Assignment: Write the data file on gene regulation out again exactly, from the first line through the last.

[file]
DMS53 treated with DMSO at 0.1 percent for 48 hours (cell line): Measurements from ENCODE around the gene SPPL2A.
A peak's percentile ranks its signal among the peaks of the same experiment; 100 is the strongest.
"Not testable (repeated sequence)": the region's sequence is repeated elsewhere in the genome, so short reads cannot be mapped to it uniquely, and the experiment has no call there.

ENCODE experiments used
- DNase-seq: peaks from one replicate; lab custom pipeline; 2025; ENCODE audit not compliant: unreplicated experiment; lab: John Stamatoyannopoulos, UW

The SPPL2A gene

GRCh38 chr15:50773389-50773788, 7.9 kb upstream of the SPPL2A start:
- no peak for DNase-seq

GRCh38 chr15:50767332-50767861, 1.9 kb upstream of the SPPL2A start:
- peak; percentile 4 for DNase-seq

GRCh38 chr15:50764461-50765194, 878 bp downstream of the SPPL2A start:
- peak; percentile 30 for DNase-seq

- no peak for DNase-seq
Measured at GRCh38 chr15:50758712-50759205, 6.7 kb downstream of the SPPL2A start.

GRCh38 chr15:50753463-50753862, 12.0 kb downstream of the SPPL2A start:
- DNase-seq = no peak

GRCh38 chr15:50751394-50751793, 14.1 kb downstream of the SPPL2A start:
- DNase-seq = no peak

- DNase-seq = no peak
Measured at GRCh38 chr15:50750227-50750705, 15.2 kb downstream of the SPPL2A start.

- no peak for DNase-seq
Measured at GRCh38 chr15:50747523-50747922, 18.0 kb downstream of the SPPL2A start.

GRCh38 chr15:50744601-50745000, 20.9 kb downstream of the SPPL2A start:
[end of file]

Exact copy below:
DMS53 treated with DMSO at 0.1 percent for 48 hours (cell line): Measurements from ENCODE around the gene SPPL2A.
A peak's percentile ranks its signal among the peaks of the same experiment; 100 is the strongest.
"Not testable (repeated sequence)": the region's sequence is repeated elsewhere in the genome, so short reads cannot be mapped to it uniquely, and the experiment has no call there.

ENCODE experiments used
- DNase-seq: peaks from one replicate; lab custom pipeline; 2025; ENCODE audit not compliant: unreplicated experiment; lab: John Stamatoyannopoulos, UW

The SPPL2A gene

GRCh38 chr15:50773389-50773788, 7.9 kb upstream of the SPPL2A start:
- no peak for DNase-seq

GRCh38 chr15:50767332-50767861, 1.9 kb upstream of the SPPL2A start:
- peak; percentile 4 for DNase-seq

GRCh38 chr15:50764461-50765194, 878 bp downstream of the SPPL2A start:
- peak; percentile 30 for DNase-seq

- no peak for DNase-seq
Measured at GRCh38 chr15:50758712-50759205, 6.7 kb downstream of the SPPL2A start.

GRCh38 chr15:50753463-50753862, 12.0 kb downstream of the SPPL2A start:
- DNase-seq = no peak

GRCh38 chr15:50751394-50751793, 14.1 kb downstream of the SPPL2A start:
- DNase-seq = no peak

- DNase-seq = no peak
Measured at GRCh38 chr15:50750227-50750705, 15.2 kb downstream of the SPPL2A start.

- no peak for DNase-seq
Measured at GRCh38 chr15:50747523-50747922, 18.0 kb downstream of the SPPL2A start.

GRCh38 chr15:50744601-50745000, 20.9 kb downstream of the SPPL2A start: